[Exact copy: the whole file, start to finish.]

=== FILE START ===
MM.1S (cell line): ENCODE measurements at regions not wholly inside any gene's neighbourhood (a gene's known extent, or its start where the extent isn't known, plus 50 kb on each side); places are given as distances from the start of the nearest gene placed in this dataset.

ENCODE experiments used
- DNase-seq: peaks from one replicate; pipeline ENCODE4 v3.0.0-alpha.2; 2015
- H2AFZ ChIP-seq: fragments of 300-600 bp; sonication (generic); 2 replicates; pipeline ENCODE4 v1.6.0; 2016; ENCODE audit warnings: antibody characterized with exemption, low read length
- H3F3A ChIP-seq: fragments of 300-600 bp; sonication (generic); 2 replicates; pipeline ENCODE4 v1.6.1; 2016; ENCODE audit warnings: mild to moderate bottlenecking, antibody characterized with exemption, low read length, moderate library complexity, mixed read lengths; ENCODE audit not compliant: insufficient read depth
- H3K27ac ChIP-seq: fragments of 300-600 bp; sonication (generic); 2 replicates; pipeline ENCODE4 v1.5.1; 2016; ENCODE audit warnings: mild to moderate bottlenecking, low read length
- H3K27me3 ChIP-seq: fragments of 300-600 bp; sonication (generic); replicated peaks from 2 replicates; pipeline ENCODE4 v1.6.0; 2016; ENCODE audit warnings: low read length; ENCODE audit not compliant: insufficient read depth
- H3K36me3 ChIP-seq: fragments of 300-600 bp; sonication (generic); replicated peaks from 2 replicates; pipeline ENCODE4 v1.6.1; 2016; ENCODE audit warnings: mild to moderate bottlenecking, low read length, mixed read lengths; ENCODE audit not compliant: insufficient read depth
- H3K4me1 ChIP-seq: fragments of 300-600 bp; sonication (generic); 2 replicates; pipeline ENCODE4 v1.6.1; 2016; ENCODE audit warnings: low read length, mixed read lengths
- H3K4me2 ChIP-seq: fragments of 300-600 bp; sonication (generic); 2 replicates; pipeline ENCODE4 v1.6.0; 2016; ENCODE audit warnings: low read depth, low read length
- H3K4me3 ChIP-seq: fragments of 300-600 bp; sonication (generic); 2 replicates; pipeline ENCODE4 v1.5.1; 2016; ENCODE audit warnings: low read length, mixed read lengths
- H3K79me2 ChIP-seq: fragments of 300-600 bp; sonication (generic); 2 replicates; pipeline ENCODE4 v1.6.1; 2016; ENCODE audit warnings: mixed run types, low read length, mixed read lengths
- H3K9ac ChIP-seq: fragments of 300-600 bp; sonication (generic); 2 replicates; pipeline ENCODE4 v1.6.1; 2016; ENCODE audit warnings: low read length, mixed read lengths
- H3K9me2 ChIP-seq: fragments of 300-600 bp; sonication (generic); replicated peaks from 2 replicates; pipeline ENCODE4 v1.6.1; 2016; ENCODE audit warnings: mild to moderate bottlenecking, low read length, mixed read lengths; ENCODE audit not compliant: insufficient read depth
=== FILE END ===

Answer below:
MM.1S (cell line): ENCODE measurements at regions not wholly inside any gene's neighbourhood (a gene's known extent, or its start where the extent isn't known, plus 50 kb on each side); places are given as distances from the start of the nearest gene placed in this dataset.

ENCODE experiments used
- DNase-seq: peaks from one replicate; pipeline ENCODE4 v3.0.0-alpha.2; 2015
- H2AFZ ChIP-seq: fragments of 300-600 bp; sonication (generic); 2 replicates; pipeline ENCODE4 v1.6.0; 2016; ENCODE audit warnings: antibody characterized with exemption, low read length
- H3F3A ChIP-seq: fragments of 300-600 bp; sonication (generic); 2 replicates; pipeline ENCODE4 v1.6.1; 2016; ENCODE audit warnings: mild to moderate bottlenecking, antibody characterized with exemption, low read length, moderate library complexity, mixed read lengths; ENCODE audit not compliant: insufficient read depth
- H3K27ac ChIP-seq: fragments of 300-600 bp; sonication (generic); 2 replicates; pipeline ENCODE4 v1.5.1; 2016; ENCODE audit warnings: mild to moderate bottlenecking, low read length
- H3K27me3 ChIP-seq: fragments of 300-600 bp; sonication (generic); replicated peaks from 2 replicates; pipeline ENCODE4 v1.6.0; 2016; ENCODE audit warnings: low read length; ENCODE audit not compliant: insufficient read depth
- H3K36me3 ChIP-seq: fragments of 300-600 bp; sonication (generic); replicated peaks from 2 replicates; pipeline ENCODE4 v1.6.1; 2016; ENCODE audit warnings: mild to moderate bottlenecking, low read length, mixed read lengths; ENCODE audit not compliant: insufficient read depth
- H3K4me1 ChIP-seq: fragments of 300-600 bp; sonication (generic); 2 replicates; pipeline ENCODE4 v1.6.1; 2016; ENCODE audit warnings: low read length, mixed read lengths
- H3K4me2 ChIP-seq: fragments of 300-600 bp; sonication (generic); 2 replicates; pipeline ENCODE4 v1.6.0; 2016; ENCODE audit warnings: low read depth, low read length
- H3K4me3 ChIP-seq: fragments of 300-600 bp; sonication (generic); 2 replicates; pipeline ENCODE4 v1.5.1; 2016; ENCODE audit warnings: low read length, mixed read lengths
- H3K79me2 ChIP-seq: fragments of 300-600 bp; sonication (generic); 2 replicates; pipeline ENCODE4 v1.6.1; 2016; ENCODE audit warnings: mixed run types, low read length, mixed read lengths
- H3K9ac ChIP-seq: fragments of 300-600 bp; sonication (generic); 2 replicates; pipeline ENCODE4 v1.6.1; 2016; ENCODE audit warnings: low read length, mixed read lengths
- H3K9me2 ChIP-seq: fragments of 300-600 bp; sonication (generic); replicated peaks from 2 replicates; pipeline ENCODE4 v1.6.1; 2016; ENCODE audit warnings: mild to moderate bottlenecking, low read length, mixed read lengths; ENCODE audit not compliant: insufficient read depth